Pipeline manufacturer Westlake Industries has found a way to weather the ups and downs in the cyclical nature of the energy business.

Pipeline manufacturer Westlake Industries has found a way to weather the ups and downs in the cyclical nature of the energy business.Like countless other North American manufacturers, Westlake Industries has had its share of ups and downs coinciding with the state of the economy at any given time. However, by maintaining a philosophy of transparency with clients at all costs, the pipeline fabricator and installer with headquarters in Burlington, Ontario, and an office in Fort McMurray, Alberta, has weathered the storms that have come during its 10 years in operation.

“We have learned to roll with the punches,” says Rick Westlake, president and founder of Westlake Industries. “We are quite proud of the fact that we have earned a great deal of respect from our customers and project owners with the quality of our product and our ability to react quickly to assist our customers in getting their investments operational.”

Although Westlake launched his namesake company in December 2005, he personally boasts 40 years of experience in field construction and shop operations in the natural gas pipeline, compressor station, nuclear construction, automotive, petrochemical and industrial sectors. Before founding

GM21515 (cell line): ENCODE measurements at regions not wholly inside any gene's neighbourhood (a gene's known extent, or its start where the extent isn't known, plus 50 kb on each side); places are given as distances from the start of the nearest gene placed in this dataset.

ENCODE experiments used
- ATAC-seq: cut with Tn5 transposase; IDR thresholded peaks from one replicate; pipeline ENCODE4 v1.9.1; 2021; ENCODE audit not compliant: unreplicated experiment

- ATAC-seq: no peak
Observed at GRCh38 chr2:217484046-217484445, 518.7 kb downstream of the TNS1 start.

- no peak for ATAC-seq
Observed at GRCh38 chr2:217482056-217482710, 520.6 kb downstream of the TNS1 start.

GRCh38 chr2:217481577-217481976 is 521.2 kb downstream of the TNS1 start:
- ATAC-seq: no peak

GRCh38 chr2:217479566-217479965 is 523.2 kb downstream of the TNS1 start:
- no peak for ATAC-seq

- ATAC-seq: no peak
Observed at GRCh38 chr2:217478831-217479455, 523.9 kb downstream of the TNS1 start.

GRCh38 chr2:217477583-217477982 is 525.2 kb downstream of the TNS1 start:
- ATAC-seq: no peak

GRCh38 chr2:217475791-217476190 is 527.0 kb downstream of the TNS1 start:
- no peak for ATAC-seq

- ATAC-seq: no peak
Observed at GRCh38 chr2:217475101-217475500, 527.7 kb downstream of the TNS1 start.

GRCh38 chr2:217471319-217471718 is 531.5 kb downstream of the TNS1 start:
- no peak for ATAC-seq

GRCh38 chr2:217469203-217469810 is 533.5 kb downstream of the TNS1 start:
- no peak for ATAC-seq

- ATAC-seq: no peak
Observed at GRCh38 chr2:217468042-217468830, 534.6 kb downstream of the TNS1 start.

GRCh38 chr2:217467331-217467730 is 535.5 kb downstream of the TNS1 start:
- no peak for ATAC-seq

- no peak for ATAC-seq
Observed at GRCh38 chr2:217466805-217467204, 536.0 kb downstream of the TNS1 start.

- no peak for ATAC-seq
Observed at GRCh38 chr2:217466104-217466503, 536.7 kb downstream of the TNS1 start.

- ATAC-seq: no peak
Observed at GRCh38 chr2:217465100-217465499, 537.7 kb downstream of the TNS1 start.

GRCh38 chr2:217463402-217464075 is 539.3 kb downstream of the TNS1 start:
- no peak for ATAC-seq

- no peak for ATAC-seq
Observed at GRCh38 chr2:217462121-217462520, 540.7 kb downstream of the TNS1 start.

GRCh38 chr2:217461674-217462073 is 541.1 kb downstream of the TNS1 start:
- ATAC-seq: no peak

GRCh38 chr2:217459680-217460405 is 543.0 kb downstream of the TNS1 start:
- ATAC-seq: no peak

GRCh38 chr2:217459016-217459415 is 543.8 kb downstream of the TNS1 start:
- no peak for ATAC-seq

Westlake Industries, Westlake had designed and implemented a number of fabrication facilities startups, along with nuclear, quality, gas pipeline and petrochemical construction and fabrication programs. He currently serves as the chairman of the Canadian Pipe Fabricators Association and trustee of the UA Canadian and International Training Trust Fund.

Westlake Industries’ projects can range from a few thousand dollars to over $50 million.

“Each project, regardless of the value, is unique and has to be treated with the same diligence and respect, as each dollar we spend on behalf of our clients is very important to them,” Westlake says. “Westlake Industries is extremely proud of the relationships we have developed during our first 10 years of business. We are fortunate to have had the opportunity to interact at all levels of the supply chain, working directly with the owners, owners’ engineers, EPCM [engineering, procurement and construction management] and general contractors, depending on the project strategies.”

Westlake Industries often works as a supplier and a client with the same company, and with the first decade of operations, the company has developed long-term master services and supplier-of-choice agreements with numerous clients.

“We focus our efforts on ensuring that our clients want to do business again and again,” Westlake says.

Piping in ConveniencePipeline manufacturer Westlake Industries has found a way to weather the ups and downs in the cyclical nature of the energy business.

According to Westlake, the most prevalent trend his company is addressing is clients’ needs to minimize risk. These clients will turn to companies like Westlake Industries to take advantage of improved productivity manufacturing plants.